A Side-by-Side Comparison of Elizabeth Jenkins Jones (1849-1928) and Henry Jenkins Helped Convince Me That The Soldier in the Image Was Most Likely the Henry Jenkins who served in the 48th  
(Courtesy of Mr. Richard Jenkins) 

Henry Jenkins was born at 4:50 a.m. either on the morning of March 17 or March 22 (the dates vary in the records) in the year 1842, in Cardiff, Wales, the son David and Lydia Walters Jenkins, who had been married nearly ten years earlier, on May 11, 1833, in Monmouthshire, in south east Wales. Henry had an older brother named David, who arrived in 1839, and after Henry's birth, Lydia would give birth to another child in 1844, a daughter named Hannah. In November 1849, the family grew once more with the arrival of another daughter, Elizabeth.  "Lizzie" Jenkins was born in Tamaqua, in Schuylkill County, Pennsylvania, meaning that at some point between 1842 and her birth in 1849, the Jenkins family had immigrated from Wales to the United States.  And by the time the Jenkins's adopted country plunged into civil war, the family had moved from Tamaqua and had settled in Minersville.  

Captain Joseph Hoskings
Company F, 48th Pennsylvania 
(Courtesy Patriotic Order Sons of America) 
In 1861, both Henry Jenkins and his older brother David were employed as coal miners, helping to support the family, which, according to the pension records, was rather destitute. Father David Jenkins was partially disabled and could not find enough work to support the family. Lydia appears to have brought in some income but is was likely the boys who were providing, in some small way, for them. Despite this (or perhaps because of this), and despite having recently arrived in America, Henry Jenkins answered his country's call on August 22, 1861, when he volunteered to serve in the company just then being recruited in Minersville by Captain Joseph Hoskings, This company would soon become Company F, of the 48th Pennsylvania Infantry.  Henry's older brother, David, would also answer the call though he would not enlist until mid-September, By this time, Captain Hoskings's company was at Harrisburg's Camp Curtin so David Jenkins would enlist into the ranks of Company K, 76th Pennsylvania. He would serve for just over a year, before being discharged in November 1862 upon a surgeon's certificate. 

Henry Jenkins was formally mustered into service on October 1, 1861, at Camp Hamilton, near Fortress Monroe, Virginia, and he was mustered in as First Corporal in Company F. I have to wonder, then, if the photograph sent by Mr. Richard Jenkins was taken between then time the company reached Harrisburg and when they arrived near Fortress Monroe, to be mustered in. If so, that might explain why there are no corporal's stripes upon his sleeves. Regardless, when he was mustered into service, Henry Jenkins was nineteen years old, and was described as having a "dark" complexion, hazel eyes, and "dark" hair. He stood 5'4" in height and was, by occupation, a miner. He served faithfully and well in the ranks of Company F, journeying with the regiment from Fortress Monroe, to Hatteras Island, NC, to New Bern, NC, and back to Virginia where, as part of Reno's Division, of the 9th Corps, they joined up with General John Pope's army just then gathering in northern Virginia and preparing for a showdown with Lee and his Army of Northern Virginia. It was during this showdown, which occurred near the old Bull Run battlefield, that Henry Jenkins fell, mortally wounded. On August 29, the 48th Pennsylvania--forming part of Nagle's 9th Corps brigade--attacked a portion of Confederate General "Stonewall" Jackson's line along an unfinished railroad cut in a smoke-filled woodlot. Nagle's men achieved success in driving Jackson's men from their position, but lack of any kind of support enabled the Confederates to rally and soon drive Nagle's men from the cut. During this savage action, the 48th lost over 150 of its soldiers. Among the wounded was Henry Jenkins; he had received a gun shot wound to the groin. Carried from the field, Jenkins was taken to the Union Hotel Hospital in Georgetown, D.C., where on either September 15 or 16 (again, the records vary) he passed away at just twenty years of age, having given his life to the cause of the United States. His remains were buried at the U.S. Soldiers' Home Cemetery (today the U.S. Soldiers' and Airmen's Home Cemetery) in Washington, D.C.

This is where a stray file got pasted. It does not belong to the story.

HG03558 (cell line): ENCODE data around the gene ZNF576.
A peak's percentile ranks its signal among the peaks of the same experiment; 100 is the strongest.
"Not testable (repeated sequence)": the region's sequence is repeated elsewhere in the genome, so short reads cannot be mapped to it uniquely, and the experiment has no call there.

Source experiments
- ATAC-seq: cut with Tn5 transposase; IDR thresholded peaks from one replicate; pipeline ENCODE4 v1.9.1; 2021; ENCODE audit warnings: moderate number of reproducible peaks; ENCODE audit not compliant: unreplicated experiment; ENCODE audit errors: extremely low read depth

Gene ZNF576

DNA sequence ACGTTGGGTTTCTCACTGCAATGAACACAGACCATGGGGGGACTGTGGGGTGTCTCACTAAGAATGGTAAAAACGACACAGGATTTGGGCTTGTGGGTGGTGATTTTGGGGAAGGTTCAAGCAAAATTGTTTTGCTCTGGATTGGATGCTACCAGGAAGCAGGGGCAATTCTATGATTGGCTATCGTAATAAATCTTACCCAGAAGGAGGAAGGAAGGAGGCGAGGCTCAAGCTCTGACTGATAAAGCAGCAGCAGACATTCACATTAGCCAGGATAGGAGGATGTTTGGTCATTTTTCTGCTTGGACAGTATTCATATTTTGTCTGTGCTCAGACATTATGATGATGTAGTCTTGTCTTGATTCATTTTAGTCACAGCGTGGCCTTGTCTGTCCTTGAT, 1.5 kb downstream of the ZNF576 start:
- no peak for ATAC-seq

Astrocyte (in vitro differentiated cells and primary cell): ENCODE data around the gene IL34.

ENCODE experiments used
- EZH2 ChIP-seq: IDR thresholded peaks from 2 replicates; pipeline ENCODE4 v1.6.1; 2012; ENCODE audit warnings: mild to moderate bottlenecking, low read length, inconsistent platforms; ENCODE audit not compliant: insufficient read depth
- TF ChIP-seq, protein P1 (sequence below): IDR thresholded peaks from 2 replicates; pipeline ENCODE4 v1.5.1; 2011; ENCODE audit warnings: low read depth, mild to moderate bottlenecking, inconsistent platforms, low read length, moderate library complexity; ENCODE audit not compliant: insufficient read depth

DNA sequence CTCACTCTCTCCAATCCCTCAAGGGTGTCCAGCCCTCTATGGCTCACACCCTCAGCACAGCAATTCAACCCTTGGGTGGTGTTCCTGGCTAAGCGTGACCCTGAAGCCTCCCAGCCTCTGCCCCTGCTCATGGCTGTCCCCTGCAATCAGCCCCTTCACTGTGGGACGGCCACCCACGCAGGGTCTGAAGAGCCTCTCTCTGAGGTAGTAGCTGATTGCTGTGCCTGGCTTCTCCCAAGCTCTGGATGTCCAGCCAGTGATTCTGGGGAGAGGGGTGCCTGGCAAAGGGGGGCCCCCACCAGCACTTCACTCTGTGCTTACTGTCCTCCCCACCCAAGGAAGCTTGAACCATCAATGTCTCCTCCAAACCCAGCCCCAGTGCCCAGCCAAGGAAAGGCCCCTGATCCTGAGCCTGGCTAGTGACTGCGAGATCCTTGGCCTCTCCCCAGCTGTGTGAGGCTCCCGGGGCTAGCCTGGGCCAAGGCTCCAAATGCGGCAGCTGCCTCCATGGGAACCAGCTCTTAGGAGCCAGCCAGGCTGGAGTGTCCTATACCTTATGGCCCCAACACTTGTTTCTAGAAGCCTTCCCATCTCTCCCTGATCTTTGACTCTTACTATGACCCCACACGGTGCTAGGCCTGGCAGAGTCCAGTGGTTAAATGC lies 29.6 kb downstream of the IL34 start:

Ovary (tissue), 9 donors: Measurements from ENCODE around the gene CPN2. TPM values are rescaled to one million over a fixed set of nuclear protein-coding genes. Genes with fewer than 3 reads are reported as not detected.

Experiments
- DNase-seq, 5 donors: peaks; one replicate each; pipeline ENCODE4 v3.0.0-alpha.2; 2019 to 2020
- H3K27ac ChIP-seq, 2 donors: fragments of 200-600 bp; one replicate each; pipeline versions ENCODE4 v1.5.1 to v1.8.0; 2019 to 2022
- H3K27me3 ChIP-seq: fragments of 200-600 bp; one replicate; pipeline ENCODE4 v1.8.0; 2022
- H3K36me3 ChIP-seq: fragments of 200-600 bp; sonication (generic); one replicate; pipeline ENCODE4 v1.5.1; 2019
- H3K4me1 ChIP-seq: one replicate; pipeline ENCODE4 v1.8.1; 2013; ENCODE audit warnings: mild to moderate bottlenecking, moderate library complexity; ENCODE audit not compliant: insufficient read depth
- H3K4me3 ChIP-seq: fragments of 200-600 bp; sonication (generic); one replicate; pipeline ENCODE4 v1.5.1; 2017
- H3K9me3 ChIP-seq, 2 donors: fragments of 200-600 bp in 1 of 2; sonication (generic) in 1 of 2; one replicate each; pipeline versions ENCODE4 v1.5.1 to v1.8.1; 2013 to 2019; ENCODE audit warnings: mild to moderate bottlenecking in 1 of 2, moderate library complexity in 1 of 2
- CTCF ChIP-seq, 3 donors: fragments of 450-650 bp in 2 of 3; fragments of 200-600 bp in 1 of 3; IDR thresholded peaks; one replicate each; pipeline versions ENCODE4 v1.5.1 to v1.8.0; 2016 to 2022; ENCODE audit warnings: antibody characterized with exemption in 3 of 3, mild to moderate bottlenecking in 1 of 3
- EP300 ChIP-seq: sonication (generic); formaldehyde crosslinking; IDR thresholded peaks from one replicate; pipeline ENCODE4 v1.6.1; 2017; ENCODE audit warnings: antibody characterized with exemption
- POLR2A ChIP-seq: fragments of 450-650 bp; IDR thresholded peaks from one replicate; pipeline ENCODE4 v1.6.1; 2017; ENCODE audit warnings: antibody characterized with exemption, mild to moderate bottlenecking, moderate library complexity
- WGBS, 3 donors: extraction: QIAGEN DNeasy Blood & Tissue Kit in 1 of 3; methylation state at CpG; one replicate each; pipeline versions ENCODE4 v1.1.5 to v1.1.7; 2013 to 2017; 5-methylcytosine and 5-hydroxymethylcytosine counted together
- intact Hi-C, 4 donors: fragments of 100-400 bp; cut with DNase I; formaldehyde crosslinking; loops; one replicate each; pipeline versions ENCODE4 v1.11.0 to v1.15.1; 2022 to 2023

The Union Hotel Hospital in Georgetown, where Henry Jenkins Died
(Library of Congress) 



The Grave of Henry Jenkins at the U.S. Soldiers' and Airmen's Home National Cemetery
in Washington, D.C. 
(www.findagrave.com) 





Following his death, Henry's mother Lydia successfully applied for a pension and would receive $8.00 a month until her own passing, which came in October 1880. Following the death of his wife, Henry's father, now almost entirely disabled and residing with his daughter and son-in-law in Williamstown, Pennsylvania, would receive Henry's pension. 

* * * * * * * * * * * * * * * * * * * *

My thanks to Mr. Richard Jenkins for sending along the photograph as well as the pension files, where much of the above information was gathered. Other information came from the regimental history penned by Joseph Gould. 


A Magnified Look At The Likely Face of Henry Jenkins
Company F, 48th Pennsylvania Infantry